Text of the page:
History

Main article: History of Jamaica

The original Arawak or Taino people from South America first settled on the island between 4000 and 1000 BC. Although some claim they became virtually extinct following contact with Europeans, others claim that some survived for a while. There is very little trace of the Arawak culture, and the Jamaican National Heritage Trust is attempting to locate and document any evidence of the Arawaks [1]. Jamaica, one of the largest Caribbean islands, was inhabited by Taíno natives. ... The term Arawak (from aru, the Lokono word for cassava flour), was used to designate the Amerindians encountered by the Spanish in the Caribbean. ... The Taíno are the pre-Hispanic Amerindian inhabitants of the Greater Antilles, which includes Cuba, Hispaniola (Haiti and the Dominican Republic), Puerto Rico, Jamaica and the Bahamas. ... South America South America is a continent crossed by the equator, with most of its area in the Southern Hemisphere. ... The European peoples are the various nations and ethnic groups of Europe. ...


Jamaica was claimed for Spain after Christopher Columbus first landed there in 1494. Columbus used it as his family's private estate. The English Admiral William Penn (father of William Penn of Pennsylvania) and General Venables seized the island in 1655. During its first 200 years of English (then British) rule, post Spanish rule, Jamaica became one of the world's leading sugar exporting nations and produced over 77,000 tons of sugar annually between 1820 and 1824, which was achieved through the massive use of imported African slave labour. After the abolition of the slave trade the British imported Indian and Chinese indentured servants in the early 1800s as more cheap labour. Many of the descendants of the Chinese and Indian indentured servants continue to reside in Jamaica today. Christopher Columbus (1451 – May 20, 1506) was a navigator and maritime explorer credited as the discoverer of the Americas. ... For other uses, see England (disambiguation). ... Admiral Sir William Penn, 1621–1670 by Sir Peter Lely, painted 1665–1666. ... For other uses, see William Penn (disambiguation). ... This article is about sugar as food and as an important and widely-traded commodity. ... World map showing location of Africa A satellite composite image of Africa Africa is the worlds second_largest continent in both area and population, after Asia. ... Slave redirects here. ... An indentured servant (also called a bonded laborer) is a labourer under contract to work for an employer for a specific amount of time, usually two to seven years, to pay off a passage to a new country or home. ...


By the beginning of the 19th century, the United Kingdom's heavy reliance on slavery resulted in blacks (Africans) outnumbering whites (Europeans) by a ratio of almost 20 to 1, leading to constant opportunities for revolt. Following a series of rebellions, slavery was formally abolished in 1834, with full emancipation from chattel slavery declared in 1838. This English poster depicting the horrific conditions on slave ships was influential in mobilizing public opinion against slavery. ...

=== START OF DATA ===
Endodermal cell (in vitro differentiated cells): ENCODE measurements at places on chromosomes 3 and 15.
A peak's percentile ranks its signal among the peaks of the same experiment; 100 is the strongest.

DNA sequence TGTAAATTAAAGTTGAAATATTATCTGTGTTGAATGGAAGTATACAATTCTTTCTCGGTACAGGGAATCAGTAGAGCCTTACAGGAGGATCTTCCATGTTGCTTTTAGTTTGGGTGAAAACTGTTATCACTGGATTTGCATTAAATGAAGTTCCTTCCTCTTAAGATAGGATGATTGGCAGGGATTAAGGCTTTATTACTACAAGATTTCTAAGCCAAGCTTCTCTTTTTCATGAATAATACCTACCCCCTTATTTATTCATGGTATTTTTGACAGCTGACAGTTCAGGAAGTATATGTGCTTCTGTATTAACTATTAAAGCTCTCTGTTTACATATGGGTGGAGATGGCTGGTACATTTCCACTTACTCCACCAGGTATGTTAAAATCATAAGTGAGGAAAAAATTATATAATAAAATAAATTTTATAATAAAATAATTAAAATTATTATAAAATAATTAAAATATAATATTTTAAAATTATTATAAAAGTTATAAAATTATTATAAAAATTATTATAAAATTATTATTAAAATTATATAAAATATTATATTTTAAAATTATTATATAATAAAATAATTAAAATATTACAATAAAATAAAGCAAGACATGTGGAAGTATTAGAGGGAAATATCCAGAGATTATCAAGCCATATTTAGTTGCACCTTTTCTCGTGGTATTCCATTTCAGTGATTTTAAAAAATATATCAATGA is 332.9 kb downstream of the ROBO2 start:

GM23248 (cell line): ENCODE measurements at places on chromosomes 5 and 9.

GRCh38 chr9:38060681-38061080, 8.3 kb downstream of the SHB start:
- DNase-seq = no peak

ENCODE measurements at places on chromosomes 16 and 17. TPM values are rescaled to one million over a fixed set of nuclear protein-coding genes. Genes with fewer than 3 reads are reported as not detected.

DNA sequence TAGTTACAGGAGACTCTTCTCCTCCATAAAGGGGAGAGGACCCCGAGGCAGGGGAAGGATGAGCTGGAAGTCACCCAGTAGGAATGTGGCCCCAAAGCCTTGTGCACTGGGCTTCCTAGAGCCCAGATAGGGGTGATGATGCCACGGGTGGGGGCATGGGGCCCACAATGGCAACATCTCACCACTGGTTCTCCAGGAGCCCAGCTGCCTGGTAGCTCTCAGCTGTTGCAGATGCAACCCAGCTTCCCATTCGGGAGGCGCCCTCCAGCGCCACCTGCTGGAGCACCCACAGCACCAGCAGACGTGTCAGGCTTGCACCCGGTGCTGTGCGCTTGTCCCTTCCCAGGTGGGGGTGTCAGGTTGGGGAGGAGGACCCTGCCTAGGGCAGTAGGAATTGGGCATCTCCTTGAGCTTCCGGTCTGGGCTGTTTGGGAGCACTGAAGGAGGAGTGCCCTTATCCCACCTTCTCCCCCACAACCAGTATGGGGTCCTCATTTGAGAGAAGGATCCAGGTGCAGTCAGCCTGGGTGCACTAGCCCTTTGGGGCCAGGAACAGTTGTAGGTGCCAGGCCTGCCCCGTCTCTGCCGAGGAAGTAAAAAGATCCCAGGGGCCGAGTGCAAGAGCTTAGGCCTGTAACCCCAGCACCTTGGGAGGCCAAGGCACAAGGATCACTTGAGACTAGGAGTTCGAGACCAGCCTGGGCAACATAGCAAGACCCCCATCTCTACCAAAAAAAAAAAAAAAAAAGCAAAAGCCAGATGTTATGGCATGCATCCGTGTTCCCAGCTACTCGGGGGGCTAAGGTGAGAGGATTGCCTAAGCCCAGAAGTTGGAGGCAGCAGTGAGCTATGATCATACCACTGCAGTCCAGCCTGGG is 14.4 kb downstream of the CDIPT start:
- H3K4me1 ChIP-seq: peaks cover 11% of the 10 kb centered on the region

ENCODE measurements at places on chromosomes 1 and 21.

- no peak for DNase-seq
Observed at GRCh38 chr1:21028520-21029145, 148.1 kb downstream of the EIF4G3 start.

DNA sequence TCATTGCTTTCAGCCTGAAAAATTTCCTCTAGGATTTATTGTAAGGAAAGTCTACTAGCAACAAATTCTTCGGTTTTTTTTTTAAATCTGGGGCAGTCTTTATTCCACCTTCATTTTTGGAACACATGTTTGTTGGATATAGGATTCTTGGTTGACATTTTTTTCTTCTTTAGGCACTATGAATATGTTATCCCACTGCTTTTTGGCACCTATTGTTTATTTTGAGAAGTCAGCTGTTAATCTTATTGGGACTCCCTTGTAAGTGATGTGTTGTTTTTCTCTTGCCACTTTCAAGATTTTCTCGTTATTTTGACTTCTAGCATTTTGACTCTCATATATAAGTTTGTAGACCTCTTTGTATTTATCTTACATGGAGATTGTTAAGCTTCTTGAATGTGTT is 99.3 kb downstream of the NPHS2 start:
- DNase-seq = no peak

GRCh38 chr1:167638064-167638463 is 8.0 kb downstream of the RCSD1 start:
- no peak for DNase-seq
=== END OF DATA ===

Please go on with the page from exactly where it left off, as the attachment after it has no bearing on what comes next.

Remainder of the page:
During the 1800’s a number of botanical gardens were established. These included the Castleton Garden in 1862 (set up to replace the Bath Garden which was established during the late 1770s and where breadfruit brought to Jamaica by Captain William Bligh was planted but which was subject to flooding), the Cinchona Plantation in 1868 and the Hope Garden during 1874. Inside the United States Botanic Garden Botanical gardens grow a wide variety of plants both for scientific purposes and for the enjoyment and education of visitors. ... Binomial name Artocarpus altilis (Parkinson) Fosberg The Breadfruit (Artocarpus altilis) is a tree and fruit native to the Malay Peninsula and western Pacific islands. ... 1814 portrait of William Bligh Vice-Admiral William Bligh FRS RN (9 September 1754 – 7 December 1817) was an officer of the British Royal Navy and colonial administrator. ... Species See text Cinchona L., is the name of a genus in Rubiaceae family, large evergreens that can grow over 10 metres tall. ... Fundamentally, a plantation is usually a large farm or estate, especially in a tropical or semitropical country, on which cotton, tobacco, coffee, sugar cane, or trees and the like is cultivated, usually by resident laborers. ...


In 1945, Sir Horace Hector Hearne became Chief Justice and Keeper of the Records in Jamaica and sat in the Supreme Court, Kingston between 1945 and 1950/1951 before going on to become Chief Justice in Kenya. 1892 - 1962. ... The Chief Justice in many countries is the name for the presiding member of a Supreme Court in Commonwealth- or other countries with an Anglosaxon type of justice, such as the Supreme Court of the United States, the Supreme Court of Canada, the Supreme Court of New Zealand, the Supreme... The supreme court functions as a court of last resort whose rulings cannot be challenged, in some countries, provinces and states. ... The City of Kingston is the capital and largest city of Jamaica. ... The Chief Justice in many countries is the name for the presiding member of a Supreme Court in Commonwealth- or other countries with an Anglosaxon type of justice, such as the Supreme Court of the United States, the Supreme Court of Canada, the Supreme Court of New Zealand, the Supreme...